Faroe Petroleum should be braced for a takeover from Norway’s DNO, according to a leading analyst.
The Oslo-based firm has grown its stake in Aberdeen’s Faroe to 27.7% over the course of three transactions since Wednesday morning.
DNO has since said it is not planning to make a bid for the UK and Norway-focussed oil explorer.
However, John Scrimgeour, executive director of the Energy Institute at Aberdeen University, said “it’s difficult to understand why else they would be building up such a share in the company.”
Britain’s takeover code says that a firm publishing a “no intention to bid statement” needs to wait at least six months before crossing the 30% ownership threshold.
The firm said in a statement that it plans to “support Faroe Petroleum management’s growth focussed strategy”.
DNO returned to the North Sea last year following a six-year hiatus focussing on the Middle East.
It currently holds 19 exploration licenses in the UK and Norway.
Mr Scrimgeour thinks they’re coming after Faroe, which was founded in the late 1990s with chief executive Graham Stewart being “instrumental” in the process, according to the company.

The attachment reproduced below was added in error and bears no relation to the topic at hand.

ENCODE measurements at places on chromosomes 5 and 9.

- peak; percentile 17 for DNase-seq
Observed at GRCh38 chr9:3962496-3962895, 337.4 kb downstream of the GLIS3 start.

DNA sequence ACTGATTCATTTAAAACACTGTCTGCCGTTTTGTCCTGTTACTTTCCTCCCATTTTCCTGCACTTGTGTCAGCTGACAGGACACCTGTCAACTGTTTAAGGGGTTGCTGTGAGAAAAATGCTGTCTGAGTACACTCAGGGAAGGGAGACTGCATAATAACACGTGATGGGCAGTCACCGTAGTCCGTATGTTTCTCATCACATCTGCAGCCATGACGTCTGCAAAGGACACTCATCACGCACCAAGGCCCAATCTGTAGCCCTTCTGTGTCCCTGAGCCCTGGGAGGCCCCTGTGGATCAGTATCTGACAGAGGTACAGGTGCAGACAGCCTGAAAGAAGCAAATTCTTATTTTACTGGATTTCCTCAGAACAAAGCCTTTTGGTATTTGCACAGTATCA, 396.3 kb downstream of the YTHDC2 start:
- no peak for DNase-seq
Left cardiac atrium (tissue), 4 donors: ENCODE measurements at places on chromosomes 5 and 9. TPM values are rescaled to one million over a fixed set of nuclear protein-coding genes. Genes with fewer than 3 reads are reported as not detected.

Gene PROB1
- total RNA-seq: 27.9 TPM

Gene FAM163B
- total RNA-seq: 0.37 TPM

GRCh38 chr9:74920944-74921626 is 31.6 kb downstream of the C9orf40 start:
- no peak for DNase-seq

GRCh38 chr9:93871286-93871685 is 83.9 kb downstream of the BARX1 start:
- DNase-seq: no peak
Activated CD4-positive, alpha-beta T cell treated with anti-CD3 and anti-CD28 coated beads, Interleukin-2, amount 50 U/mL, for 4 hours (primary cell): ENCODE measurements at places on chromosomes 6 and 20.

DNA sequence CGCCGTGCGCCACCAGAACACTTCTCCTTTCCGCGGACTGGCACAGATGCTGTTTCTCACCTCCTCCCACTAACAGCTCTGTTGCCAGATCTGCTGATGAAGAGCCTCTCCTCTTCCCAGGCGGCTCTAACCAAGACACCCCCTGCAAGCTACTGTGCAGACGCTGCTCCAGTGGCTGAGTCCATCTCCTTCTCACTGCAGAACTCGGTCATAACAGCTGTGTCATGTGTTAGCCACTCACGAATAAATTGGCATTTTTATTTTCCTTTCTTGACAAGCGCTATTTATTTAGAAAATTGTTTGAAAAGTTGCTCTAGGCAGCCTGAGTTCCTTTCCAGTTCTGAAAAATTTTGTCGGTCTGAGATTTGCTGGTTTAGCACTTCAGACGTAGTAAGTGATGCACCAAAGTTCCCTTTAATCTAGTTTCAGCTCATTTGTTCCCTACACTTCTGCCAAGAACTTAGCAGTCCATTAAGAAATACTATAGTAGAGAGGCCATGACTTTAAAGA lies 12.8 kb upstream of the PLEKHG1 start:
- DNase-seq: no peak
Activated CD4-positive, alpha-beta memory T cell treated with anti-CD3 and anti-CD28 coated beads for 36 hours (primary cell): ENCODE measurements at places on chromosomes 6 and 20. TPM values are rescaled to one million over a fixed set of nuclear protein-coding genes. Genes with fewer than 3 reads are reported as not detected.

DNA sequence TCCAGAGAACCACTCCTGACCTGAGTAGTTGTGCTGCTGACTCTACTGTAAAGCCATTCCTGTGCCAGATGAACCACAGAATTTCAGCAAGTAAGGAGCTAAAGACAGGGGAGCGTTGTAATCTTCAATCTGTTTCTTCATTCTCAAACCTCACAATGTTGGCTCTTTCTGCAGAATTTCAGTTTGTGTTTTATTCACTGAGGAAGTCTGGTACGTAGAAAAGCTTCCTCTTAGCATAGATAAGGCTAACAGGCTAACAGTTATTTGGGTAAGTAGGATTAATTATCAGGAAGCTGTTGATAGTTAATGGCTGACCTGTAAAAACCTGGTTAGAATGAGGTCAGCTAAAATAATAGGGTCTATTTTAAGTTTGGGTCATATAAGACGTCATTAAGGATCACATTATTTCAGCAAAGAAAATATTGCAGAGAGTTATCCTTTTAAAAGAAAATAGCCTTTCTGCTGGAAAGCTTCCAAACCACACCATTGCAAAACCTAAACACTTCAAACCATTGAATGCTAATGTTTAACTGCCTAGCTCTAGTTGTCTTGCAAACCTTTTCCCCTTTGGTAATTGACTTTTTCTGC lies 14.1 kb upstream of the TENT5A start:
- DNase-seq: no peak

He said: “The fact that they have gained the shares in the firm, and then gained even more, if you’re Faroe you know that they are after you. You would expect Faroe to defend that.
“When you start a takeover there are things you have to do. I think legally they are saying they are not, but a reasonable man would expect them to do something in the near future.
“It’s Graham Stewart’s baby, he’s grown it himself. I’m sure that he wouldn’t want to lose his job or his company.”
The deal followed the announcement from Faroe that two significant gas discoveries had been made in the Norwegian Sea which it holds a 20% stake for in each.
DNO took an initial 15% interest in the firm from Israeli company Delek for £70million at £1.25 per share on Wednesday.
A statement from Faroe said the deal “substantially undervalues the company and its prospects”.
DNO later took an additional 10% followed by another 2%.
The remaining major shareholders in Faroe include investment firms such as Black Rock, Aviva, JP Morgan and Invesco Perpetual.
Mr Scrimgeour agrees the sale at £1.25 per share was undervalued, adding that there is room for DNO to move forward with a potential takeover.
He said: “The other big investors are the likes of Black Rock, JP Morgan and Aviva.
“These guys are just ruthless, if it gets more than they think its worth they will take an offer.
“I’d suggest there is room for it to move forward.”
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